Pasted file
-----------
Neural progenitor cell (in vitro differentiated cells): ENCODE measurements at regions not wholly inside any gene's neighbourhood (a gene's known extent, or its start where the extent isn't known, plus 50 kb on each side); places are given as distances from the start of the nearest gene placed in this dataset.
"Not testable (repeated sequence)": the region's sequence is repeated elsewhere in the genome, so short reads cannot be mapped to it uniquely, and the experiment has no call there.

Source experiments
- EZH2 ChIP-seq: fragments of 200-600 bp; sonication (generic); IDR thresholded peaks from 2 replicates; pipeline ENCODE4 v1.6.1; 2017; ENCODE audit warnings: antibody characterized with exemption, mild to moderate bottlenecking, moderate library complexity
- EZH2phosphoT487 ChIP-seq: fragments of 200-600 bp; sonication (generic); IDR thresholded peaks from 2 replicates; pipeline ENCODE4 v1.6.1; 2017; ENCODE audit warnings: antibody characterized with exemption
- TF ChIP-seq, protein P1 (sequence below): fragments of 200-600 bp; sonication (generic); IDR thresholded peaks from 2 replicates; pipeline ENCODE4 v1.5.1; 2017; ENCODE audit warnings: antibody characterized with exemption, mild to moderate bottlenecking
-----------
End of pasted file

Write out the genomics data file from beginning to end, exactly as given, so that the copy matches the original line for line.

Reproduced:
Neural progenitor cell (in vitro differentiated cells): ENCODE measurements at regions not wholly inside any gene's neighbourhood (a gene's known extent, or its start where the extent isn't known, plus 50 kb on each side); places are given as distances from the start of the nearest gene placed in this dataset.
"Not testable (repeated sequence)": the region's sequence is repeated elsewhere in the genome, so short reads cannot be mapped to it uniquely, and the experiment has no call there.

Source experiments
- EZH2 ChIP-seq: fragments of 200-600 bp; sonication (generic); IDR thresholded peaks from 2 replicates; pipeline ENCODE4 v1.6.1; 2017; ENCODE audit warnings: antibody characterized with exemption, mild to moderate bottlenecking, moderate library complexity
- EZH2phosphoT487 ChIP-seq: fragments of 200-600 bp; sonication (generic); IDR thresholded peaks from 2 replicates; pipeline ENCODE4 v1.6.1; 2017; ENCODE audit warnings: antibody characterized with exemption
- TF ChIP-seq, protein P1 (sequence below): fragments of 200-600 bp; sonication (generic); IDR thresholded peaks from 2 replicates; pipeline ENCODE4 v1.5.1; 2017; ENCODE audit warnings: antibody characterized with exemption, mild to moderate bottlenecking